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Issues in Science and Technology Librarianship
Summer 2010
DOI: 10.5062/F45D8PSD

Book Reviews

Learning to Communicate in Science and Engineering

Kristin Whitehair
A.R. Dykes Library
University of Kansas Medical Center
Kansas City, Kansas

Copyright 2010, Kristin Whitehair. Used with permission.

Learning to Communicate in Science and Engineering: Case Studies from MIT. Mya Poe, Neal Lerner, and Jennifer Craig. Cambridge, Mass.: The MIT Press, 2010. ISBN: 9780262162470

Poe, Lerner, and Craig provide a detailed account of effective programs that are offered by MIT to ensure that their students develop the needed communication skills to be successful in the sciences. This work begins with articulating the common problem found in higher education for the sciences of communication skills being largely overlooked throughout the curriculum. Ranging from written and oral communication to individual and group communication projects, the case studies from MIT provide an excellent background for fellow academics seeking to enrich and strengthen student communication skills through curriculum at their own institutions. As the book title indicates, case studies are the mechanism used in the book to demonstrate how communication skills instruction is incorporated into the MIT curriculum. The focus of the case studies is on collaborative projects that integrate communication skills into the overall curriculum.

The large task of incorporating instruction to enhance students' communication skills is divided into four main areas: identifying of a professional researcher, developing a research niche, making arguments based on data, and writing and speaking collaboratively. Chapters devoted to each of these topics provide specific examples of how each of the programs supplements traditional coursework to assist students in developing communication skills.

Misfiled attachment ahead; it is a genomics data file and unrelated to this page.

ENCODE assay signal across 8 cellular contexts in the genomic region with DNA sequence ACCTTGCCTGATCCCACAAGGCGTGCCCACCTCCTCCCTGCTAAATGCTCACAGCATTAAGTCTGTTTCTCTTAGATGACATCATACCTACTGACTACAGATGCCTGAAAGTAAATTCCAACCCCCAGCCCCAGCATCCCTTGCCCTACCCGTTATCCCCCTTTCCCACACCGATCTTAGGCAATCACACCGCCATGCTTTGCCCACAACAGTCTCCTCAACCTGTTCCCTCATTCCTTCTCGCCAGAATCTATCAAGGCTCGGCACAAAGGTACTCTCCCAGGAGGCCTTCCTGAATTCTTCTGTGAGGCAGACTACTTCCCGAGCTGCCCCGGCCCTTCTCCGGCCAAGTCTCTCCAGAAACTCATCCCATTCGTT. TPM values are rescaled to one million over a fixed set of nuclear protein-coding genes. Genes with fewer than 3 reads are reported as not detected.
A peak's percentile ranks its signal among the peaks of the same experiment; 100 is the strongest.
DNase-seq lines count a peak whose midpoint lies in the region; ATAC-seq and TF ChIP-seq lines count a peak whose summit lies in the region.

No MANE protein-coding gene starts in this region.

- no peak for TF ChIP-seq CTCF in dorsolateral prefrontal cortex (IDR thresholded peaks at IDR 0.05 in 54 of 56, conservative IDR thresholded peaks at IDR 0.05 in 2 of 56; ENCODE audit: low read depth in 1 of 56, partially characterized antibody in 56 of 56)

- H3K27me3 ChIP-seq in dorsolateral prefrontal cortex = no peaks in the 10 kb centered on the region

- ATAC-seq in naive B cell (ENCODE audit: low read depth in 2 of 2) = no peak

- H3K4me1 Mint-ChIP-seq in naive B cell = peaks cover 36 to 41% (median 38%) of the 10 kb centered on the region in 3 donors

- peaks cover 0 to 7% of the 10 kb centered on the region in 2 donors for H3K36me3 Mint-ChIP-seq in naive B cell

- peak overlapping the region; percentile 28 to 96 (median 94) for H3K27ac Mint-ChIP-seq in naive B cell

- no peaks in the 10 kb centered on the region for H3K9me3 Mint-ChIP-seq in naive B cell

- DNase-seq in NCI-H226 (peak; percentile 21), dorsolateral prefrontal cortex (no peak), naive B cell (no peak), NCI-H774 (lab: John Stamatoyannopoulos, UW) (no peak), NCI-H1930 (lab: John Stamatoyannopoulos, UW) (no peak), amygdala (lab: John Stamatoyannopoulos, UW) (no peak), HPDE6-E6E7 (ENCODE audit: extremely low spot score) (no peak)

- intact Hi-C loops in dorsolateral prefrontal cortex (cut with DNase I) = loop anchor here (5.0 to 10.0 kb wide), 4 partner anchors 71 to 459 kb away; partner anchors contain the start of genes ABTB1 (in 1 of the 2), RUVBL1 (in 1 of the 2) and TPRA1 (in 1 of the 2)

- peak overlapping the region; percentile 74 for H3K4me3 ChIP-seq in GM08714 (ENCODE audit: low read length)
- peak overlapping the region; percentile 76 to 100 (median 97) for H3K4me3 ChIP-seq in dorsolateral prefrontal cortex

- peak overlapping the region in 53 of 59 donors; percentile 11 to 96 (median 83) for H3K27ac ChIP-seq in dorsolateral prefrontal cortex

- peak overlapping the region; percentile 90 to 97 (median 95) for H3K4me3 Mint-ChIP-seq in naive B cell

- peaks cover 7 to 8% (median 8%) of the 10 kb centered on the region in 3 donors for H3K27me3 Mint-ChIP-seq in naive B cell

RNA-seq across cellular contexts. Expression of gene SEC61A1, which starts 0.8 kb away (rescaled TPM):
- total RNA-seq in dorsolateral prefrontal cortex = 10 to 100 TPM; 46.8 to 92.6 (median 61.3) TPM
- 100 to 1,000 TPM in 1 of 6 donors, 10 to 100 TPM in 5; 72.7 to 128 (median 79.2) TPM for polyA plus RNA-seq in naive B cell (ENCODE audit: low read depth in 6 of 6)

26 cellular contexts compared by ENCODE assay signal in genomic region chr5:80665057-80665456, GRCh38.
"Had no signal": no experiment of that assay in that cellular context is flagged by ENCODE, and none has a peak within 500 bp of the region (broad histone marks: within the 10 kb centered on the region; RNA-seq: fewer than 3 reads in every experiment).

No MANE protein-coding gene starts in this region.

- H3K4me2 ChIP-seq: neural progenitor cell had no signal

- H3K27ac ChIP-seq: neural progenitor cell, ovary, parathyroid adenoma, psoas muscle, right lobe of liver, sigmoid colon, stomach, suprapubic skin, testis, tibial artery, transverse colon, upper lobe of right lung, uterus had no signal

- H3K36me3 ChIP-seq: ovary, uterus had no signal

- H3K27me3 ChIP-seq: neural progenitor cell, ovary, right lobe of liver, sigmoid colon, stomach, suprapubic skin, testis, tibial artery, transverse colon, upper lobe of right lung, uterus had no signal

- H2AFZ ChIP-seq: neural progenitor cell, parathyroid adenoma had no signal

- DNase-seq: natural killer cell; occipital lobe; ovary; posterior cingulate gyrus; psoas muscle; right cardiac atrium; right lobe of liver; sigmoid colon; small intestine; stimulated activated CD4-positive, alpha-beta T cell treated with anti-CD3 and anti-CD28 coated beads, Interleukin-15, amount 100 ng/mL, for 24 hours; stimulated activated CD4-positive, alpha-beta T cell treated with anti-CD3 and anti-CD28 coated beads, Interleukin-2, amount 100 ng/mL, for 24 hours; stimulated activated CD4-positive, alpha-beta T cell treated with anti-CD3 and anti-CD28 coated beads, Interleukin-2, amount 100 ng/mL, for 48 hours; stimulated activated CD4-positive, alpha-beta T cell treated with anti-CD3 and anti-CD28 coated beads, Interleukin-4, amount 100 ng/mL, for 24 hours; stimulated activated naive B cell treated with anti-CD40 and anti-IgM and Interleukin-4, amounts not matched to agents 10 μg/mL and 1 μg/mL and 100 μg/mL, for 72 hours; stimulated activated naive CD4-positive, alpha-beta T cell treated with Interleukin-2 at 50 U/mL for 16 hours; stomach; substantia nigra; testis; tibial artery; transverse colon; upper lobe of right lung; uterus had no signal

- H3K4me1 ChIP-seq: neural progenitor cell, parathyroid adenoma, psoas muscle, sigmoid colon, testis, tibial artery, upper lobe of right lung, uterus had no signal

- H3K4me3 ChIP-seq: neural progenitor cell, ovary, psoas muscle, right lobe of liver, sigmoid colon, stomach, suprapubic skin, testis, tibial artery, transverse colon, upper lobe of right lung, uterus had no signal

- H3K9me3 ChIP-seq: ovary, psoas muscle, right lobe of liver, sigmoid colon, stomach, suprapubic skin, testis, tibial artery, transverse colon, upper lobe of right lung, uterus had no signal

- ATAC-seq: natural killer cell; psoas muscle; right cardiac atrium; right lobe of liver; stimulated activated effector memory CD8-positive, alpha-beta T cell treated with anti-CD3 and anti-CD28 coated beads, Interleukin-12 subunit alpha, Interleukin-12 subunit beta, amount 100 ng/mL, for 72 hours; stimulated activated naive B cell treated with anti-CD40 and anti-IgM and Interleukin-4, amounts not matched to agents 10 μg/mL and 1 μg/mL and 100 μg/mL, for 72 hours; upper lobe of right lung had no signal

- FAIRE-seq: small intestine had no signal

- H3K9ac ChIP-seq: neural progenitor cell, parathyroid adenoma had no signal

The work is highly recommended for libraries that support academic programs in the sciences. This work is appropriate for graduate students and faculty. It includes appendices detailing data collection methods and instruments, references, and an index. In addition to providing written descriptions of programs, figures are used to illustrate projects. For example, in the first chapter an example of a student's first draft is presented in contrast to the final draft to demonstrate the improvement in communication skills as demonstrated in the assignment. The use of case studies is an element that differentiates this work from other similar works such as The Idea of a Writing Laboratory by Neal Lerner (also an author of the reviewed title).

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